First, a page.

Mon, Apr 01, 2019 - Page 1 News List

N Korea calls raid on Madrid embassy a ‘terrorist attack’

AFP, SEOUL

The North Korean embassy in Madrid is pictured on Thursday.

Photo: AFP

North Korea yesterday described a February raid on its embassy in Madrid by a dissident group as a “grave terrorist attack” and urged an investigation into the perpetrators.

A group of armed men burst into Pyongyang’s Spanish embassy last month and roughed up employees before fleeing with documents and computers.

The incident came just days before a high-stakes nuclear summit in Hanoi between North Korean leader Kim Jong-un and US President Donald Trump that ultimately failed to reach an accord.

In its first official comment on the raid, North Korea said that the FBI was possibly involved and called on Spanish authorities to bring the “terrorists and their wire-pullers to justice.”

“A grave terrorist attack occurred on Feb. 22, where an armed group assaulted the DPRK Embassy in Spain,” a North Korean Ministry of Foreign Affairs spokesman said in a statement carried by the official Korean Central News Agency, using the acronym for the North’s official name, the Democratic People’s Republic of Korea.

“We are following the rumors of all hues now in the air that FBI of the United States and the small fry of anti-DPRK ‘body’ were involved in the terror incident,” it said. “We expect that the authorities concerned in Spain ... carry out an investigation into the incident to the last in a responsible manner.”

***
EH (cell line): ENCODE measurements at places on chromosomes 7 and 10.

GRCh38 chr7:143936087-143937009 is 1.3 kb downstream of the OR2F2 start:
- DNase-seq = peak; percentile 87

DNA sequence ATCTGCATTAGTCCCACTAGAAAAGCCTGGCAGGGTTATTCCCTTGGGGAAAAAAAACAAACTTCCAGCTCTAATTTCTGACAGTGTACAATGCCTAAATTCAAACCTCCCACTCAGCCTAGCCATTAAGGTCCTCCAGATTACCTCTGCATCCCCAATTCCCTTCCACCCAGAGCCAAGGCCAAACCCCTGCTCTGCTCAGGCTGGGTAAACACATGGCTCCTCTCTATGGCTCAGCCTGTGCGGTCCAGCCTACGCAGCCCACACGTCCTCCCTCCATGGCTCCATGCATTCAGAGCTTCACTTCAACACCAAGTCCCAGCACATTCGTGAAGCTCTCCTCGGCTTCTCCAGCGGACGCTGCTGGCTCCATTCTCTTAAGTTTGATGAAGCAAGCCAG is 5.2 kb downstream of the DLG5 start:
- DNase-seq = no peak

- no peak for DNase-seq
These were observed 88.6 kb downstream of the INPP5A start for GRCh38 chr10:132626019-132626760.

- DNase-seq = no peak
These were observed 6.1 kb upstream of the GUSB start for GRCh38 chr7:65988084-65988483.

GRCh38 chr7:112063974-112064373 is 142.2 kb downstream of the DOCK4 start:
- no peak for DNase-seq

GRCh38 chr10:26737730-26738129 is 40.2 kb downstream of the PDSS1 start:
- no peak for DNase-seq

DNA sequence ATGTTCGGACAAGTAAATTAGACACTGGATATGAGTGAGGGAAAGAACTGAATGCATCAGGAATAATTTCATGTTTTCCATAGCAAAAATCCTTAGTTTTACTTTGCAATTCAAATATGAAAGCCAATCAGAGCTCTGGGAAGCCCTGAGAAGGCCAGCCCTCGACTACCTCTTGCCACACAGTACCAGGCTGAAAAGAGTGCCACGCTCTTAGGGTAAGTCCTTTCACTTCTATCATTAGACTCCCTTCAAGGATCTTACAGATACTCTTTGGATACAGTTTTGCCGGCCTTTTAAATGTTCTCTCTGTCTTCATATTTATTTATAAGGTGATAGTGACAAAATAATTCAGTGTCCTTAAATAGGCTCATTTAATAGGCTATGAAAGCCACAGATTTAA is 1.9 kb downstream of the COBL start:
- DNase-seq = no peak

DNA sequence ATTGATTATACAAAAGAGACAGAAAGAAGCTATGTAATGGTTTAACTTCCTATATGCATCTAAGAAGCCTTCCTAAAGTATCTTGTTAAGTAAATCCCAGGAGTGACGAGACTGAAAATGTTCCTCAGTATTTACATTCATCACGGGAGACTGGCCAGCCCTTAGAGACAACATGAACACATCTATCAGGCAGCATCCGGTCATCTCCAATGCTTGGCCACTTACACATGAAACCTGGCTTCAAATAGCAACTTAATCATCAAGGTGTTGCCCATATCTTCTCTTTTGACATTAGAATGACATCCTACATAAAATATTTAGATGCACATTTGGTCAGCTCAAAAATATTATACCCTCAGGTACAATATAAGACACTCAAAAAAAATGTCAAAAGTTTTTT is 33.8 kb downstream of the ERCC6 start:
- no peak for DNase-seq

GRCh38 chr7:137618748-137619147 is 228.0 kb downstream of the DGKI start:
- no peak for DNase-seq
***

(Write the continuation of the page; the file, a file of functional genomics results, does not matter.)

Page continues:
An investigation into the raid is already under way in Madrid.

On Wednesday, a Spanish court named Mexican national Adrian Hong Chang as the leader of the group that contacted “the FBI in New York five days after the assault” with information related to the incident in the embassy.

Investigating judge Jose de la Mata said that two of the assailants took the embassy’s commercial attache to an underground room and urged him to defect.

He refused.

Speculation over the identity and motive of the assailants has swirled in the media since the murky raid, with some suggesting links to the CIA and FBI.

Hours after the court statement, the Cheollima Civil Defense (CCD) — a dissident group believed to include high-profile North Korean defectors — claimed responsibility for the raid.

It said that the raid had no links to the Hanoi summit — which ended abruptly — and that no other governments were involved until after the event.

“The organization shared certain information of enormous potential value with the FBI in the United States, under mutually agreed terms of confidentiality,” the CCD said in a statement posted on its Web site last week.

The group — which offers to assist people attempting to defect from North Korea — emerged in 2017 when it posted an online video of the son of the North Korean leader’s assassinated brother, saying it had guaranteed his safety.

Last month, the group declared itself a government-in-exile for the North called “Free Joseon,” using an old name for Korea.

The CCD has identified itself as a group of defectors around the world, but it is still unclear who is behind the shadowy organization — although some speculate it has links to South Korea’s spy agency.

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